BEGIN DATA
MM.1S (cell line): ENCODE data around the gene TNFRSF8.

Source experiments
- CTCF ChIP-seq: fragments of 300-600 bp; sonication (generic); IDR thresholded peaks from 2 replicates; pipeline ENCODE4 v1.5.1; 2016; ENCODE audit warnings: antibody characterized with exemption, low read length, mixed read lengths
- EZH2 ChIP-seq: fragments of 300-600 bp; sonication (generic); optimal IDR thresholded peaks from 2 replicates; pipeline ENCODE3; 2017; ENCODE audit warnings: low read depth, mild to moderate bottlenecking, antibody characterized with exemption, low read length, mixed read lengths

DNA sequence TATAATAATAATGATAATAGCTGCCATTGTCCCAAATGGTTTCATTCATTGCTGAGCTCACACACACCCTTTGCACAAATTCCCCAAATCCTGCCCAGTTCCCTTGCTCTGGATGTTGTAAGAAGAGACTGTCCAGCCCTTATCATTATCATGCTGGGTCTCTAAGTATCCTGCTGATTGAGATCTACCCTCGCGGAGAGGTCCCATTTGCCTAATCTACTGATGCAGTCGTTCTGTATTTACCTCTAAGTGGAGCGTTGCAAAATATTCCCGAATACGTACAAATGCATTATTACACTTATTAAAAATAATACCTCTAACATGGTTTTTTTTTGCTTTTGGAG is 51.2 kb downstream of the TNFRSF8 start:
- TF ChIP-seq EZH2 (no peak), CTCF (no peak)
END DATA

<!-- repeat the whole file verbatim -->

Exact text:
MM.1S (cell line): ENCODE data around the gene TNFRSF8.

Source experiments
- CTCF ChIP-seq: fragments of 300-600 bp; sonication (generic); IDR thresholded peaks from 2 replicates; pipeline ENCODE4 v1.5.1; 2016; ENCODE audit warnings: antibody characterized with exemption, low read length, mixed read lengths
- EZH2 ChIP-seq: fragments of 300-600 bp; sonication (generic); optimal IDR thresholded peaks from 2 replicates; pipeline ENCODE3; 2017; ENCODE audit warnings: low read depth, mild to moderate bottlenecking, antibody characterized with exemption, low read length, mixed read lengths

DNA sequence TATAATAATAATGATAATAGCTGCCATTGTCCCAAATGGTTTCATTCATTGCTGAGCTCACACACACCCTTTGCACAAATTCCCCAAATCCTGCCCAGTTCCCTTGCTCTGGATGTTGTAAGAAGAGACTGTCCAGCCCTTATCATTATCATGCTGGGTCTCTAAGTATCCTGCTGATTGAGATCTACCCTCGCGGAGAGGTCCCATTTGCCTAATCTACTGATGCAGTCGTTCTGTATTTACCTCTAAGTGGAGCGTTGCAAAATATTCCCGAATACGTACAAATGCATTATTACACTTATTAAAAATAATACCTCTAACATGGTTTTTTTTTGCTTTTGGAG is 51.2 kb downstream of the TNFRSF8 start:
- TF ChIP-seq EZH2 (no peak), CTCF (no peak)